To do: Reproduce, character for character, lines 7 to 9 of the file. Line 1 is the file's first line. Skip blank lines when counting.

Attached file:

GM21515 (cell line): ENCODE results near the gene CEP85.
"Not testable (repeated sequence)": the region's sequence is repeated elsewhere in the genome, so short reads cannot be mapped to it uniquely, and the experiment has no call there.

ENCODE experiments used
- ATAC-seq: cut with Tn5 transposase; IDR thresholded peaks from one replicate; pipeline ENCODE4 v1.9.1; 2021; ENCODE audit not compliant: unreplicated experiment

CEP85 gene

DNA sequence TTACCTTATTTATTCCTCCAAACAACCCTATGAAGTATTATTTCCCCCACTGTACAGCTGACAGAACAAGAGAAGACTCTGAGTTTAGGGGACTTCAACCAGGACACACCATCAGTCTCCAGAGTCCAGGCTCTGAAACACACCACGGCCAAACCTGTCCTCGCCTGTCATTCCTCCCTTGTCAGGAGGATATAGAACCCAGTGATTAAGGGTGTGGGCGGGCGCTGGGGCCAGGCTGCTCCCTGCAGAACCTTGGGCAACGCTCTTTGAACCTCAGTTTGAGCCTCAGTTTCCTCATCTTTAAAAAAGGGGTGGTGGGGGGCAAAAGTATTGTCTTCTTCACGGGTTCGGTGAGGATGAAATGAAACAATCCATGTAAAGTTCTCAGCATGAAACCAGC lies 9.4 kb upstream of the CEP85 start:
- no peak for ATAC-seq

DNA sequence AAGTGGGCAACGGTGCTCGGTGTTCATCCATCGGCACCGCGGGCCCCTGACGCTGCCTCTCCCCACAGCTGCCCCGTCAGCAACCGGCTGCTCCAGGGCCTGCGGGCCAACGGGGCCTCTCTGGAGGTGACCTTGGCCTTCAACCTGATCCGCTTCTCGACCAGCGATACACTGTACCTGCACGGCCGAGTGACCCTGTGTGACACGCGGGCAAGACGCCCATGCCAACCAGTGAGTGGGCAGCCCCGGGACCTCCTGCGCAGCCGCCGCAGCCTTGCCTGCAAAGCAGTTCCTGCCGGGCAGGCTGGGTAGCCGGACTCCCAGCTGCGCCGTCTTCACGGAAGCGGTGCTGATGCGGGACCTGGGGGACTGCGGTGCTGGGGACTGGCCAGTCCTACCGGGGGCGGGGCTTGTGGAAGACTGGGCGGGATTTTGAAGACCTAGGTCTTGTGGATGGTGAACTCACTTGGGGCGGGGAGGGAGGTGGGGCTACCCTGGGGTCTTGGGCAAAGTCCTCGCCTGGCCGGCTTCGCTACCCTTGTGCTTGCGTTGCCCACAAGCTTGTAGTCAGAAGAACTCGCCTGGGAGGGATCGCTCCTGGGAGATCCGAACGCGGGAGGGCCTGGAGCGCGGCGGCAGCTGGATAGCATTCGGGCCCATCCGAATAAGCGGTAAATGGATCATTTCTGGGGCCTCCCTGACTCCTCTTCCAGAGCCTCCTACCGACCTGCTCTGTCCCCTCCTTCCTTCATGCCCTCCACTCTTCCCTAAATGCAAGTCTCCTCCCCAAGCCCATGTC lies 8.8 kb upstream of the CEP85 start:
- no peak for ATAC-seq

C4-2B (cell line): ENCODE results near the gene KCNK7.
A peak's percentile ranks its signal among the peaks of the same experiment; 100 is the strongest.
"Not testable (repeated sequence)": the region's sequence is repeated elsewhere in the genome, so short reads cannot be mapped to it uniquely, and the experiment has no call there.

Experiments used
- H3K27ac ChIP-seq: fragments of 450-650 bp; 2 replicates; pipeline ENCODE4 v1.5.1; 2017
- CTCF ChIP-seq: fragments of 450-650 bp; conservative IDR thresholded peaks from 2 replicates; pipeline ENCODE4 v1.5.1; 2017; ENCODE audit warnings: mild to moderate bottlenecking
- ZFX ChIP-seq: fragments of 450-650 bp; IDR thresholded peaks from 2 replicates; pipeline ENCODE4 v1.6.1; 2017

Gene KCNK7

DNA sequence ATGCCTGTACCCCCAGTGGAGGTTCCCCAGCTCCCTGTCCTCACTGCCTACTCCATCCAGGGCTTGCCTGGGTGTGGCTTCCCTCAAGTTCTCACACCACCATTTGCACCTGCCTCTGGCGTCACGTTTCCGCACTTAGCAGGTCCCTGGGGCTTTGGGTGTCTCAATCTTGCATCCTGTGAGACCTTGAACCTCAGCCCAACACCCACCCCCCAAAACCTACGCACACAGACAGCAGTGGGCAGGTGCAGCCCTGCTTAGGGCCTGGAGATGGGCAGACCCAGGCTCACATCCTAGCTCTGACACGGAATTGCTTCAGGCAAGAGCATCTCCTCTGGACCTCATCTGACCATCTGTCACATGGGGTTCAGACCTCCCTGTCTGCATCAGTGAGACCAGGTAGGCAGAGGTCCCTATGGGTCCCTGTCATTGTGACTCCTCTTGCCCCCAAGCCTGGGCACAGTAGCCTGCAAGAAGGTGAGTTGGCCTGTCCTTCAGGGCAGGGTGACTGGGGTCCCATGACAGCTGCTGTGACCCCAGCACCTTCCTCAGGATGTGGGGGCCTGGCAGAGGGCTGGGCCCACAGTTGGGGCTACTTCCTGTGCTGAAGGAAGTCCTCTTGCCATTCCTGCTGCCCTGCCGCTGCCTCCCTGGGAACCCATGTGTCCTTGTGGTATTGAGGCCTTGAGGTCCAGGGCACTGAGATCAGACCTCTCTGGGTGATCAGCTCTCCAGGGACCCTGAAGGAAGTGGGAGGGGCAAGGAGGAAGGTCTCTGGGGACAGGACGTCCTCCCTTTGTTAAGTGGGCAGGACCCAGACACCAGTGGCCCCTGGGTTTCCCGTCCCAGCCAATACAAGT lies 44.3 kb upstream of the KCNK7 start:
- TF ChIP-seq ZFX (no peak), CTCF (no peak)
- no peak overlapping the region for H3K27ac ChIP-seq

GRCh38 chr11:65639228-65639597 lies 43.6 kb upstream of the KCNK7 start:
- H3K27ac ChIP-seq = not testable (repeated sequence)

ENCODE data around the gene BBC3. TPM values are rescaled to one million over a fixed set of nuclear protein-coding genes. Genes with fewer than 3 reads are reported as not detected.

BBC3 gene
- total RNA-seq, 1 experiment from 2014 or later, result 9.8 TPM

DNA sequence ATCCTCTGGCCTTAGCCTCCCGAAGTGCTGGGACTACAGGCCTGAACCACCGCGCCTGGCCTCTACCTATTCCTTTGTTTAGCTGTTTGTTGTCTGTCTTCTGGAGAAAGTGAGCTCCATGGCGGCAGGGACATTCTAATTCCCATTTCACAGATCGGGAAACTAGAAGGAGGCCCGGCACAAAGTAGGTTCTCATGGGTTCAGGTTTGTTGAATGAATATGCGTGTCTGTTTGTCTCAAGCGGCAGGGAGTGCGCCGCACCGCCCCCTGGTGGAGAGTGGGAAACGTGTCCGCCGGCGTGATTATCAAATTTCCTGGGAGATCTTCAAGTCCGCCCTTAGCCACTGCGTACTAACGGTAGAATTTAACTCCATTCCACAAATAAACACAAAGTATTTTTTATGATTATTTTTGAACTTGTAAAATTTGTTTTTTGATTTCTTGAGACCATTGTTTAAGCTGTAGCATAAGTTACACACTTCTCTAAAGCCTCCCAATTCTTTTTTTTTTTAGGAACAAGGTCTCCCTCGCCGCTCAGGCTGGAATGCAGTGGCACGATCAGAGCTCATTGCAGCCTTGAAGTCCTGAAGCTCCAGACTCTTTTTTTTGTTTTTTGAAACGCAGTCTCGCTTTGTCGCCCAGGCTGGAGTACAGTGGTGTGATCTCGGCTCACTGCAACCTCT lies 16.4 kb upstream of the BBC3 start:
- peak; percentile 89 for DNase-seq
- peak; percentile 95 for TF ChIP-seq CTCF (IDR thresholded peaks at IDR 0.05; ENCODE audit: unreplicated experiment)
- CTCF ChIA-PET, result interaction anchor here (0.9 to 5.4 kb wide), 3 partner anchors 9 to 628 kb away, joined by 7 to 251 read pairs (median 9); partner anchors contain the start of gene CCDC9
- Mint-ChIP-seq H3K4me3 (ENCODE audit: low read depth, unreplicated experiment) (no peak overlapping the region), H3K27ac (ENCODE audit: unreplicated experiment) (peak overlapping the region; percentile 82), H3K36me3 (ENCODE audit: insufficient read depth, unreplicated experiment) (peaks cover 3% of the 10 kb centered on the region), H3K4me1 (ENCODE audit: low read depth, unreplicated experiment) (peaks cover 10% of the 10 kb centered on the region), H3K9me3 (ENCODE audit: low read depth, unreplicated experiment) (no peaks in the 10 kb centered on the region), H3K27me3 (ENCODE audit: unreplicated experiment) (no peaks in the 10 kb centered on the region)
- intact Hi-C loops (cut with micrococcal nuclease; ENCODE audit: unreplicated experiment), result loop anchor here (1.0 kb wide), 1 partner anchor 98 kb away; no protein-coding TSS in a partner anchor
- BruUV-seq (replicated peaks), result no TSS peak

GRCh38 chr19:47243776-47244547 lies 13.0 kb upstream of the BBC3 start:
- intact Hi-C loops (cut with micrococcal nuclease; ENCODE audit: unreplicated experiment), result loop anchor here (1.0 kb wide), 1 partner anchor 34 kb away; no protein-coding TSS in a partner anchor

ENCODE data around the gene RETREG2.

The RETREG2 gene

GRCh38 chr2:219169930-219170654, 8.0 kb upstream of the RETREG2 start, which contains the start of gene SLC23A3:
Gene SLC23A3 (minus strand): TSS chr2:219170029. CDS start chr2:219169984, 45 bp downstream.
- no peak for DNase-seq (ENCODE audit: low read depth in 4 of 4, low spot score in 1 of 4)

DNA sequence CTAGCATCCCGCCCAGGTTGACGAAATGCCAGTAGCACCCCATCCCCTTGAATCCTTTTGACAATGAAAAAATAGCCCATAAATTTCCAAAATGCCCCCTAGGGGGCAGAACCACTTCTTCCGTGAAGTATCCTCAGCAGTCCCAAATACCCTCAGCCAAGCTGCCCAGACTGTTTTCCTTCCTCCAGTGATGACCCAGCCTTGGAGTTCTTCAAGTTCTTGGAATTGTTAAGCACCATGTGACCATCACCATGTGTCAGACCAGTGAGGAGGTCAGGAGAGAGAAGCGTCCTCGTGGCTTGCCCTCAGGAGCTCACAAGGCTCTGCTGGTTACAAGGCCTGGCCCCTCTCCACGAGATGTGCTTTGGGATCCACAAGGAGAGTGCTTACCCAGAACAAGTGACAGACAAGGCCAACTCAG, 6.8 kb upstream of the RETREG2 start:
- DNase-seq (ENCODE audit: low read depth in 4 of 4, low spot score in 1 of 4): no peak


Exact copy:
- no peak for ATAC-seq

DNA sequence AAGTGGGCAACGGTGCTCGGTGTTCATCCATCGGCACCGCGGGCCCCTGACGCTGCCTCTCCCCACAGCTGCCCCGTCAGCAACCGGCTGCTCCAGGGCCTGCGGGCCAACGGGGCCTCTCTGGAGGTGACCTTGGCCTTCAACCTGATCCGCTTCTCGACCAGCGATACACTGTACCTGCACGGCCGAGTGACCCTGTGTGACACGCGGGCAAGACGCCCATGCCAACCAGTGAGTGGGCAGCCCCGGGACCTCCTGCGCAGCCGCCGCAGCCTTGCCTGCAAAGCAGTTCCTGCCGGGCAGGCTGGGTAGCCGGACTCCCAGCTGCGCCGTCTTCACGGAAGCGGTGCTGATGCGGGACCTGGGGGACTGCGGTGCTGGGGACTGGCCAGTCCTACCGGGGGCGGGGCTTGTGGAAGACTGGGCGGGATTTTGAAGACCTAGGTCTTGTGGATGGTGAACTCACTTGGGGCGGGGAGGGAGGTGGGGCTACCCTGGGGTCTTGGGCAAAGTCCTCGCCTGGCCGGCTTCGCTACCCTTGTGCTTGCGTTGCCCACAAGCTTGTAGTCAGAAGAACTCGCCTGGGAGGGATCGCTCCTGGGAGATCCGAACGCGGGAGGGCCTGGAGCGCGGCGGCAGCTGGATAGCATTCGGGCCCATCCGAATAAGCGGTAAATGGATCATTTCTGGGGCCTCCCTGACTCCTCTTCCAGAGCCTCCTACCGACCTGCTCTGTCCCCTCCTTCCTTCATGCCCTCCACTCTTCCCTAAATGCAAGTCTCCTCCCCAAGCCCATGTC lies 8.8 kb upstream of the CEP85 start:
- no peak for ATAC-seq